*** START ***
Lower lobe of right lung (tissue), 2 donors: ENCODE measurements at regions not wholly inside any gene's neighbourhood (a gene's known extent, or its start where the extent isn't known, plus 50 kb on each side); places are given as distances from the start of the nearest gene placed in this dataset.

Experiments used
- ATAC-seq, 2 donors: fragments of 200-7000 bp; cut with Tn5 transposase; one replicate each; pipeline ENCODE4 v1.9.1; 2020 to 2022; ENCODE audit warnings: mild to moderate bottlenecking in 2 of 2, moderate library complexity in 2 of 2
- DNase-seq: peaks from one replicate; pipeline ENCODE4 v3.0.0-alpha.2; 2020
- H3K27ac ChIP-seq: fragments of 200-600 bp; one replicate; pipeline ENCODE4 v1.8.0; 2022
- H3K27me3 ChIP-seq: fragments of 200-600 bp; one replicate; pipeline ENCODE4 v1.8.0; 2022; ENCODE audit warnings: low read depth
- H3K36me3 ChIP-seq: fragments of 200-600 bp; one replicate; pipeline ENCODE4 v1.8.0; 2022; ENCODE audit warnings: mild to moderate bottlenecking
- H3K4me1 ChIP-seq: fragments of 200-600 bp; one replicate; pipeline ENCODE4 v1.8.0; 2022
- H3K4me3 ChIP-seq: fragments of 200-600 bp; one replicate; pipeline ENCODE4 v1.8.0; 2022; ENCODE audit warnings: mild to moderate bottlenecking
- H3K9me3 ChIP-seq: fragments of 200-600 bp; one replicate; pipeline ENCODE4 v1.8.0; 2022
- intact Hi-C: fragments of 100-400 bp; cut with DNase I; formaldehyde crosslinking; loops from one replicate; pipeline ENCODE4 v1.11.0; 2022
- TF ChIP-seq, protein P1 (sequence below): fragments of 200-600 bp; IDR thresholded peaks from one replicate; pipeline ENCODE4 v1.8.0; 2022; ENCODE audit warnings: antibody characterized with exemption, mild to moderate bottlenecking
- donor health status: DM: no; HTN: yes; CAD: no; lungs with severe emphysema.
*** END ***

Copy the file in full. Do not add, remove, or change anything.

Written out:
Lower lobe of right lung (tissue), 2 donors: ENCODE measurements at regions not wholly inside any gene's neighbourhood (a gene's known extent, or its start where the extent isn't known, plus 50 kb on each side); places are given as distances from the start of the nearest gene placed in this dataset.

Experiments used
- ATAC-seq, 2 donors: fragments of 200-7000 bp; cut with Tn5 transposase; one replicate each; pipeline ENCODE4 v1.9.1; 2020 to 2022; ENCODE audit warnings: mild to moderate bottlenecking in 2 of 2, moderate library complexity in 2 of 2
- DNase-seq: peaks from one replicate; pipeline ENCODE4 v3.0.0-alpha.2; 2020
- H3K27ac ChIP-seq: fragments of 200-600 bp; one replicate; pipeline ENCODE4 v1.8.0; 2022
- H3K27me3 ChIP-seq: fragments of 200-600 bp; one replicate; pipeline ENCODE4 v1.8.0; 2022; ENCODE audit warnings: low read depth
- H3K36me3 ChIP-seq: fragments of 200-600 bp; one replicate; pipeline ENCODE4 v1.8.0; 2022; ENCODE audit warnings: mild to moderate bottlenecking
- H3K4me1 ChIP-seq: fragments of 200-600 bp; one replicate; pipeline ENCODE4 v1.8.0; 2022
- H3K4me3 ChIP-seq: fragments of 200-600 bp; one replicate; pipeline ENCODE4 v1.8.0; 2022; ENCODE audit warnings: mild to moderate bottlenecking
- H3K9me3 ChIP-seq: fragments of 200-600 bp; one replicate; pipeline ENCODE4 v1.8.0; 2022
- intact Hi-C: fragments of 100-400 bp; cut with DNase I; formaldehyde crosslinking; loops from one replicate; pipeline ENCODE4 v1.11.0; 2022
- TF ChIP-seq, protein P1 (sequence below): fragments of 200-600 bp; IDR thresholded peaks from one replicate; pipeline ENCODE4 v1.8.0; 2022; ENCODE audit warnings: antibody characterized with exemption, mild to moderate bottlenecking
- donor health status: DM: no; HTN: yes; CAD: no; lungs with severe emphysema.